In conclusion, molecular dynamics simulations have been performed to simulate the cylindrical bulge test of nanoscale graphene monolayers under high pressure. The graphene monolayers exhibit size-dependent nonlinear elastic softening as the applied pressure increases due to the stretching-induced weakening of the carbon-carbon bonds in graphene. Our results demonstrate that the traditional microscale bulge formulas, which assume constant elastic moduli, may need to be modified to incorporate the size dependence and elastic softening for the graphene bulge tests at the nanoscale. Our future research will focus on further investigating the size-dependent softening of graphene through theoretical models that can link the currently presented nanoscale effects to the classical microscale behavior of graphene monolayers along with the effects of temperature.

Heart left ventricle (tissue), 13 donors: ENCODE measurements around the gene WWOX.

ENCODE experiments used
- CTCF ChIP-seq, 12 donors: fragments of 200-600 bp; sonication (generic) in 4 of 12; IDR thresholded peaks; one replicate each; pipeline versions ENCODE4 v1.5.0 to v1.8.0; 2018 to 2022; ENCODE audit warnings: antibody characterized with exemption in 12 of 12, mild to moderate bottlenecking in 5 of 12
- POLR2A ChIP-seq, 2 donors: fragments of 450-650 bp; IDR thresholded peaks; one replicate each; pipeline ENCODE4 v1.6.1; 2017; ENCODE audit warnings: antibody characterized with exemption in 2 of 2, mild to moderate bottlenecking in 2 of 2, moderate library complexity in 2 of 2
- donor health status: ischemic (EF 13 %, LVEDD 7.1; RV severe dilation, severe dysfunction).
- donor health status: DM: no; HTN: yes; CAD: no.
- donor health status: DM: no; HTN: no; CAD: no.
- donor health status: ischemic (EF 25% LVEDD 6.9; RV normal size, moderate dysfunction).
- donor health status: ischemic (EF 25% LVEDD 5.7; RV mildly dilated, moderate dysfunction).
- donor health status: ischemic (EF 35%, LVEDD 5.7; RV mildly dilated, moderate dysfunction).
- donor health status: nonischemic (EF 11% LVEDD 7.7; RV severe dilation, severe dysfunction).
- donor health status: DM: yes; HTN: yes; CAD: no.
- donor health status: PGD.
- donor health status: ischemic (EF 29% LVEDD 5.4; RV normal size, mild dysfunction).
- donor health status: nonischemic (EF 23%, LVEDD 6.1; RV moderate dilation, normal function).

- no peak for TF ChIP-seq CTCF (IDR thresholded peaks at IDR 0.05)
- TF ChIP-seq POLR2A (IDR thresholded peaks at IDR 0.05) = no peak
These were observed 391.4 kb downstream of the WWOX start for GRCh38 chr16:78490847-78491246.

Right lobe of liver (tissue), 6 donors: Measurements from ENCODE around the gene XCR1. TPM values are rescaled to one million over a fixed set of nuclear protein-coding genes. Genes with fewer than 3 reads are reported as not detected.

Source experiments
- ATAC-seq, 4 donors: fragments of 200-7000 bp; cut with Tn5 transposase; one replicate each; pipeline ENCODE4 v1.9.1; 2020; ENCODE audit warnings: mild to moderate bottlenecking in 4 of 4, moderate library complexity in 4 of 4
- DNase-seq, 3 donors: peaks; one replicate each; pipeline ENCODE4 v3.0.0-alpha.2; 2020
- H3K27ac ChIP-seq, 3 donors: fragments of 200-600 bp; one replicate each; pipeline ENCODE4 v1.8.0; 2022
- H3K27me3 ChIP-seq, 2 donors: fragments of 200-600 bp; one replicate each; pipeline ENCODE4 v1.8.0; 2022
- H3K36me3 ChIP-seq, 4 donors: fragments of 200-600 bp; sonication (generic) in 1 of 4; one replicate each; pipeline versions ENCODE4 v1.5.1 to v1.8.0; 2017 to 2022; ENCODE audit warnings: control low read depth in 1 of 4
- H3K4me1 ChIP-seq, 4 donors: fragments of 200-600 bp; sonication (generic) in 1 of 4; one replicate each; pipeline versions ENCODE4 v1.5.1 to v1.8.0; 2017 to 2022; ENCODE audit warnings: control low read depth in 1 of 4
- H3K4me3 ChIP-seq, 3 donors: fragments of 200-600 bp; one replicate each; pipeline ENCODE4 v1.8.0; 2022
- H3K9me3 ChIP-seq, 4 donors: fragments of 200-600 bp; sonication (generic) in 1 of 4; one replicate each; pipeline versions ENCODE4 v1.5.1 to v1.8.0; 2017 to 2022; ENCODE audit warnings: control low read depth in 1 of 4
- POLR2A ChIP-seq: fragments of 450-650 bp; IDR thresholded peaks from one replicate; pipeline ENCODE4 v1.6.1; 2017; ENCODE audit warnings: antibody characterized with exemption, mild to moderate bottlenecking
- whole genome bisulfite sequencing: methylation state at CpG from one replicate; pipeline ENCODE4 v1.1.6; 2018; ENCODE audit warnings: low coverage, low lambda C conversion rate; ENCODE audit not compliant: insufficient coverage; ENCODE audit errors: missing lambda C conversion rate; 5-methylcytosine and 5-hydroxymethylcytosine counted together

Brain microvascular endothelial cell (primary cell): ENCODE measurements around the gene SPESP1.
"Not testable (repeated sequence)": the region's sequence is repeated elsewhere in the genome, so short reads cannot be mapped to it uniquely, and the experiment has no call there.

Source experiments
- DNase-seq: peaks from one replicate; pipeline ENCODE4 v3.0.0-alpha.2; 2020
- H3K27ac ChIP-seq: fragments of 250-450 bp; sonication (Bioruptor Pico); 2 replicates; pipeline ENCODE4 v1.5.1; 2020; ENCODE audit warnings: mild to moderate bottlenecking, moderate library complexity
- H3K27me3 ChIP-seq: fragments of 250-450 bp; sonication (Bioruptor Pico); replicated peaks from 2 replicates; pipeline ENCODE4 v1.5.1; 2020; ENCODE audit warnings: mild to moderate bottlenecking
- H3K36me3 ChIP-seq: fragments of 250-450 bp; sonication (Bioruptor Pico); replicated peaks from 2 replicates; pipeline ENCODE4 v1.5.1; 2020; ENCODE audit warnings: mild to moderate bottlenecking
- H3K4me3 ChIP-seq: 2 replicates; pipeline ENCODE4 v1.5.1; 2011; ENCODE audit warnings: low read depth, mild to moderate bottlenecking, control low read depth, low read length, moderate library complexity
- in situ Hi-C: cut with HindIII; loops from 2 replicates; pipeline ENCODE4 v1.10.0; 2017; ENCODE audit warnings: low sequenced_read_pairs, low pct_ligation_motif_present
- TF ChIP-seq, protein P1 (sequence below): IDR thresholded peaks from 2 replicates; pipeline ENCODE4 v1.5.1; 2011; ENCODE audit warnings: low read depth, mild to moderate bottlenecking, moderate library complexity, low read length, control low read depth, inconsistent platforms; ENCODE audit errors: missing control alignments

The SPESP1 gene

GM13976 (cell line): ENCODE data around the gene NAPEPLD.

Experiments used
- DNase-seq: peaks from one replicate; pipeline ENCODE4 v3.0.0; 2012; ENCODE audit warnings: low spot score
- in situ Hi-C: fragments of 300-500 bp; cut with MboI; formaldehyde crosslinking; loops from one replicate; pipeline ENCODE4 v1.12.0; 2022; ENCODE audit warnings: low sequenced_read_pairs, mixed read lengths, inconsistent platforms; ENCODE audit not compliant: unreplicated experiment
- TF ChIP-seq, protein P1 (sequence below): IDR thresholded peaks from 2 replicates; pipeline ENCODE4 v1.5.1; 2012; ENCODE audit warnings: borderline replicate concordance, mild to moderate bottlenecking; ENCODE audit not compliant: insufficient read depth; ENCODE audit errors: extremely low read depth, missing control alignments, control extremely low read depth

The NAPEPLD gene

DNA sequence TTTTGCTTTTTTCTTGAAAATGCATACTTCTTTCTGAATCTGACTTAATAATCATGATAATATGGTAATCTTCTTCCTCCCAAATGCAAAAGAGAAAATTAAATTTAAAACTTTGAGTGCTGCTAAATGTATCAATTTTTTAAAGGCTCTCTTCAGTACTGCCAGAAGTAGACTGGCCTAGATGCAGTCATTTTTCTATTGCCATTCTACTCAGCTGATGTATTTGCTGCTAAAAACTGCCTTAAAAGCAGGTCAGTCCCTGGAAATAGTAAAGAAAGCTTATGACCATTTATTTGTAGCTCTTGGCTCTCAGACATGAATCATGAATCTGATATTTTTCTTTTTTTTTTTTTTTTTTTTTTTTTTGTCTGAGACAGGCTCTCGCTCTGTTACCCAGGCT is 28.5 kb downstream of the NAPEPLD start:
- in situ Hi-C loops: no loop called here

#### Acknowledgments

This work was supported in part by a Faculty Grant-in-Aid program from the University of Wyoming. S. Jun acknowledges support from NSF Grant CMMI-0856250. T. Tashi was supported by the University of Wyoming Graduate School and the Government of Tibet in Exile.